nytheatre.com review by Martin Denton
January 6, 2006
If the Marx Brothers were alive today, I think they might very well be Brian Parks.
Witness this exchange from his play Goner, between Dr. Warren Wyandotte, chief of surgery at Bruno Hauptmann General Hospital, and two FBI Agents:
HAZEL: I see here you attended the Erskine Medical School and Waffle House.
WARREN: Eight years.
HAZEL: Specializing in “postmodern medicine.”
WARREN: It’s a school of thought that says the patient doesn’t actually exist.
MELVIN: Do you still believe this?
WARREN: No—it totally undermines your ability to bill.
Goner—workshopped at The Present Company six years ago; a hit at the Edinburgh Fringe in 2002—makes its long-awaited official New York debut at the Kraine Theatre, helmed by John Clancy; it is an hour plus a few minutes of raucous, hilarious, lunatic subversion. It's as fast as a speeding bullet and approximately as subtle, spewing explosions of comic debris as it whirls past us, relentlessly and fearlessly, tearing down any edifice with even a remote pretense to authority or seriousness that might lay in its path. Indeed, if Goner has a flaw, it's that it never stops to catch its breath: it's the Marx Brothers minus Lillian Roth or Kitty Carlisle singing some inane tune or other to provide a break from the anarchic shenanigans: Groucho, Chico, and Harpo at full blast, with no Zeppo for leavening.
It is, though, very very funny. The reason that FBI agents are interviewing Dr. Wyandotte is because the President is in this hospital; he was sho at an event at the Smithsonian Institute, and Wyandotte and his team of crackerjack nutcases—er, surgeons—literally have their Chief Executive's life in their hands. Wyandotte's trusted team includes Ecorse Southgate, a doctor who is more interested in marketing his new toy idea ("Chemotherapy Barbie") than actually performing operations; and Hoyt Schermerhorn, the new guy, a heroic fellow who is in love with himself and Wyandotte's daughter, in that order (and whose name, for the non-New Yorkers reading this, is a bad in-joke, consisting of the names of two major thoroughfares in Brooklyn).
Wyandotte's daughter, meanwhile, is working downstairs in the hospital lab, examining stool samples and dreaming of a career as a filmmaker (her big idea is to make a documentary about black people who, she has just learned, were once enslaved in this country and are apparently in need of her help).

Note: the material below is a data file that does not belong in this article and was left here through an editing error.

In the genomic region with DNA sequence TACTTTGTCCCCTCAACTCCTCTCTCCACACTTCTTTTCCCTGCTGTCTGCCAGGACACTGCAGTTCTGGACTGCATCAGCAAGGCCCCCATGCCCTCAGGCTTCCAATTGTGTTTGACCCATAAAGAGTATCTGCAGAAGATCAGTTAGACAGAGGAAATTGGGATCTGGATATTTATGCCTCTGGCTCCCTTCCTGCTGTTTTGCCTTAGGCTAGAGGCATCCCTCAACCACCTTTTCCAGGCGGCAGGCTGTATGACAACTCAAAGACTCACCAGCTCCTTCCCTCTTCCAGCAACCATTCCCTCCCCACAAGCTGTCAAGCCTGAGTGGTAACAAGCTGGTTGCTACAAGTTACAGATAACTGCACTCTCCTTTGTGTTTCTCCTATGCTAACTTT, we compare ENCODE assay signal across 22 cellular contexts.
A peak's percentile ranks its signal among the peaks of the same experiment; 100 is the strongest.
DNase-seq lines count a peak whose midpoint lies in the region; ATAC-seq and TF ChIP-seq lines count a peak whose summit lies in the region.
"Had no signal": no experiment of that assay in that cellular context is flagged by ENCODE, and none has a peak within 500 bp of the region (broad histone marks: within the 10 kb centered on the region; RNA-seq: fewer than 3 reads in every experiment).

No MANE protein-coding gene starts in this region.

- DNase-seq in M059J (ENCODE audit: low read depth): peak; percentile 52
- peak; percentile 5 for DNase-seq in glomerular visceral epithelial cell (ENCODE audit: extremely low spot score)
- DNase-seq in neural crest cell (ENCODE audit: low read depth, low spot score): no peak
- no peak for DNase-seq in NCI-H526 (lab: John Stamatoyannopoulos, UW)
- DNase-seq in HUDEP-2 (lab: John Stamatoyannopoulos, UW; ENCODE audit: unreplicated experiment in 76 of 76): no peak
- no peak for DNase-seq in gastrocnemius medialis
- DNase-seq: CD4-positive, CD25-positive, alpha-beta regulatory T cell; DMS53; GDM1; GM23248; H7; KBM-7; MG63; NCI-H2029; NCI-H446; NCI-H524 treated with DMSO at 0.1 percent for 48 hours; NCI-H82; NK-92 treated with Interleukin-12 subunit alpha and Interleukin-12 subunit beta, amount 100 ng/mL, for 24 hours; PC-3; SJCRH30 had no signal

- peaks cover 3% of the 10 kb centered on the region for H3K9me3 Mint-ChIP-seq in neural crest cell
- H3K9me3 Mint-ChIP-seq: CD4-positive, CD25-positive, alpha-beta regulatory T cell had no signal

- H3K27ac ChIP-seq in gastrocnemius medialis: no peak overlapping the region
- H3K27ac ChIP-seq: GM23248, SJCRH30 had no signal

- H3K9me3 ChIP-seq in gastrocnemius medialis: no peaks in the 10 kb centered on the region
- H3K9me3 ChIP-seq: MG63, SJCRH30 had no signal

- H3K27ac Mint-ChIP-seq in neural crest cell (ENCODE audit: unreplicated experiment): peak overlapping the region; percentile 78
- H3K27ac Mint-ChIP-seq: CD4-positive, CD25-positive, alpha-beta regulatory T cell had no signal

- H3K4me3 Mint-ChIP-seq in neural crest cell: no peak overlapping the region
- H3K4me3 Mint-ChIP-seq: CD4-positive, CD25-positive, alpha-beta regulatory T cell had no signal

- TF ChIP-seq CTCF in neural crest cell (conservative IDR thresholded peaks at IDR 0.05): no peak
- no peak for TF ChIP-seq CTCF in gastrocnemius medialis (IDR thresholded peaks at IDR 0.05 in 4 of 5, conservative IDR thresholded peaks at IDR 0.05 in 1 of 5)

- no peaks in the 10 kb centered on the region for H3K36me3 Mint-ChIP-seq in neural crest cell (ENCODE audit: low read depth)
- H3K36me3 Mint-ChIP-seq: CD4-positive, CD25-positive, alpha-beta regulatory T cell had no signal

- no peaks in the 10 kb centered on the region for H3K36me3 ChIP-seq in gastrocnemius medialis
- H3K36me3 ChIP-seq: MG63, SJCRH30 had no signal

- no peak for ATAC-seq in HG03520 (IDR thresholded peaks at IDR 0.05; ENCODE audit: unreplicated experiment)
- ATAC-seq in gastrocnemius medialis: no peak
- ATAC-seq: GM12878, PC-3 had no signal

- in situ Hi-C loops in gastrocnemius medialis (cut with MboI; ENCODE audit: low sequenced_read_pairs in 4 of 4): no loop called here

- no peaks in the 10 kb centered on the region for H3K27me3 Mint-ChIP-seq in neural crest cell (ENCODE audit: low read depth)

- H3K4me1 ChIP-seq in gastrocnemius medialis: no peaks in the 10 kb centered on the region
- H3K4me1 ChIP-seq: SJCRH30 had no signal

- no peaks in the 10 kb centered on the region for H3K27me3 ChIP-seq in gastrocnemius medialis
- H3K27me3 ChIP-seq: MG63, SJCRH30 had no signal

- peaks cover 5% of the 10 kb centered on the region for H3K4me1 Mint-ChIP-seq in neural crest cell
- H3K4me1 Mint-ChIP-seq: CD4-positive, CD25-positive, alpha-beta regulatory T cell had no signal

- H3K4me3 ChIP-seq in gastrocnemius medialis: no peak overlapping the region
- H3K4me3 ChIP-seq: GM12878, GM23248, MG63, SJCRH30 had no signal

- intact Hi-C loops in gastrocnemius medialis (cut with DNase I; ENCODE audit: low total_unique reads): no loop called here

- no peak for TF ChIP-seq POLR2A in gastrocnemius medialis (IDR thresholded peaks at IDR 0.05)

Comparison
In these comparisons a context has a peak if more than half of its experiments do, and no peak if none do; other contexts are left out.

Once the President arrives, agents Hazel Park and Melvin Dale of the FBI arrive also, in search of clues to the vast conspiracy that they are certain exists and of which the President's assassin must surely be a part.
Parks's take-no-prisoners style makes fools out of everybody in this cockeyed universe. He's been careful to identify his President as one Waterford Novi, but some of the stuff that comes out of this character's mouth may sound eerily familiar, such as these soundbites on the environment ("Lots of it left") and on air pollution ("We all like breathing, but that’s no excuse for extremism"). Goner is not particularly a political play, but the times we live in sometimes make it seem like one: when we learn that Agent Dale can't tie his shoes, it's a joke on establishment ineptitude; but when he says "I love a good wiretap. You can almost smell the Constitution burning,"—well, that does feel a little bit specific, doesn't it?
Clancy's production still feels a little raw in places, with some of the actors not quite as simpatico with the breackneck rhythm of the piece as others; this likely will improve over time. But David Calvitto, as Dr. Wyandotte, gives a performance of sheer comic brilliance, completely in tune with Parks's wacked-out world and presented with letter-perfect, split-second timing. Jody Lambert is a hoot as Schermerhorn, and Bill Coelius anchors the show as much as appropriate as President Novi, who is also the play's narrator.
Almost vaudevillian in its loose, vignette-heavy form (there are dozens of scenes, some lasting just a few seconds), Goner is as much shameless paean to/filch of American show biz (HOYT: Suture / WARREN: Suture self) as it is a zonked-out postmodern deconstruction of same. Whatever it is, it's fun to have it at last on the boards in NYC. There's another Parks/Clancy collaboration promised for later this season (Americana Absurdum), and hopefully some new stuff after that: stuff, definitely, to look forward to.